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Bud_T

What's the proper riser length?

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Is there a "General Rule of Thumb" as to what a good riser length for the height of a skydiver? (ie. 19" risers for anyone less than 5'6"; 21" risers for 5'6" - 5'11"; etc...)?? Just trying to figure out if I should get 19" main risers or 21" main risers at 5'6".

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I'm 5'7" and I actually use 18's on my WS rig. The longest I ever use is 21's. What you will experience with longer versus shorter risers is a longer recovery arc when you make your final turn to land. If you generally land straight in with no HP turn, then you won't find any difference at all except for the longer reach to get your slider sorted after opening.

Chuck
D-12501

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Taking the canopy out of the picture, your main differences are going to be ease of reaching the slider and how high you'll need to reach to get good leverage for rear riser maneuvers (post-deployment avoidance turns, riding the rears back from a long-spot, planing out with rears for landing, etc). If they're longer, you'll need to reach higher.

Putting the canopy back into the picture:
Whether you notice a difference on regular straight-in landings depends on the canopy, too. If your main has a fairly long control range with most of its flare power at the very bottom end (like the Pilot does, in the larger sizes), then the combination of short arms and short risers makes it very difficult to get a solid finish to your flare. Conversely, with canopies which have a stall point higher in the control range, and a lot of flare power higher in the control range, shorter risers may make it less likely that you'll stall it during your landing flare, particularly if you have longer arms, because they'll keep you from digging in as deeply. Some mains also have a very large control range in rears specifically, and that may be easier to explore and take advantage of with longer risers.

I'm 5'7" with shoes on, with a 5'3" wingspan (T-rex arms ;)), and used 19" risers with my first rig because one of my coaches suggested it, saying it would be easier to reach my slider. With the Pilot I was flying, that meant a good, shut-down flare was very difficult when the winds were light or nil, even with the control lines shortened a couple inches. I didn't have that problem on the demo Pilot I flew before buying - mainly because the demo risers were 22s. 3 inches can make a lot of difference.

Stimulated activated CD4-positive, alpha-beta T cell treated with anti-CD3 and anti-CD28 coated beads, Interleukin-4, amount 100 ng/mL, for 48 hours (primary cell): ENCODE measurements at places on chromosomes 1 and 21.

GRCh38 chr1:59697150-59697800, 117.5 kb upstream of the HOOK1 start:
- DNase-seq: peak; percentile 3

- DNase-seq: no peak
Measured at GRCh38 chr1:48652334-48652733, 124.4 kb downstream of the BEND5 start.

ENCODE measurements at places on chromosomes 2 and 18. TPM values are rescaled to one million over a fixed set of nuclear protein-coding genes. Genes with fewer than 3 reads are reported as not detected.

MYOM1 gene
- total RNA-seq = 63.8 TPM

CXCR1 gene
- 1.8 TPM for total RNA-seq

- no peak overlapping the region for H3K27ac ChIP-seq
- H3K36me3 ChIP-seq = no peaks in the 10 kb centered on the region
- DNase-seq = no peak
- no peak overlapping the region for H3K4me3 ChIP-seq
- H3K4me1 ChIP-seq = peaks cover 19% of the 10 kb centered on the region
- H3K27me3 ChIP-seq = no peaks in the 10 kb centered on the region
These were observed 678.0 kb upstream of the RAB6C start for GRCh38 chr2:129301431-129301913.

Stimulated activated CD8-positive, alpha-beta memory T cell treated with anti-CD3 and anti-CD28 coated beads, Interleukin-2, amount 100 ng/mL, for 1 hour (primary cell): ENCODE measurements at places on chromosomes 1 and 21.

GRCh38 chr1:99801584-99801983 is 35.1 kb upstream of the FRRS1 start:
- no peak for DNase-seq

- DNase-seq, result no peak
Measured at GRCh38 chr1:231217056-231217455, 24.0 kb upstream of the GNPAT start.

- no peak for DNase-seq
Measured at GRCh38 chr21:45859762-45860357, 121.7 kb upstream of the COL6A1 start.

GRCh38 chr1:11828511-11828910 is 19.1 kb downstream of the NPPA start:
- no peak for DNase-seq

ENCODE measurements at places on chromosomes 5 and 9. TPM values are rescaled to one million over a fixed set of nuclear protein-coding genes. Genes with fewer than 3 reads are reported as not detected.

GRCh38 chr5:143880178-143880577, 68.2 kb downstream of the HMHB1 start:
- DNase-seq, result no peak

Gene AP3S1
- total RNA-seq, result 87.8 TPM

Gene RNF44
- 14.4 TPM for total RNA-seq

My current rigs have 21" and 22" risers. While I have to stretch a little I can still reach the slider with the 22s, and both of my current canopies are much happier with having the extra few inches at the bottom of the control range when it's a hot, no-wind day (which is about 1/2 the year at SDAZ). The added performance at the bottom end makes it worth having to stretch to reach the slider. Ultimately, if I were buying new risers for myself, I'd go with 21s; for me, with my reach and those two canopies specifically, 21" is a good middle ground in terms of bottom-end power and rear riser leverage.

So take the flight characteristics and the stall point of your chosen main(s) into account as well as your reach. You don't want risers so long you can't reach the slider at all, but beyond that there isn't a "standard" for how long the risers should be for a certain arm length. There isn't even a standard across container manufacturers; Aerodyne demo risers are 22"; VSE standard-length risers are 22" (they charge you extra for any other size). RI standard is short (18"? 19"?) from what I've been told from a couple people who have Curvs (but take that as hearsay; ask RI if you are looking at a Curv); UPT gives you a choice in 2-inch increments from 19" to 25", Mirage standard-length risers are 20"...

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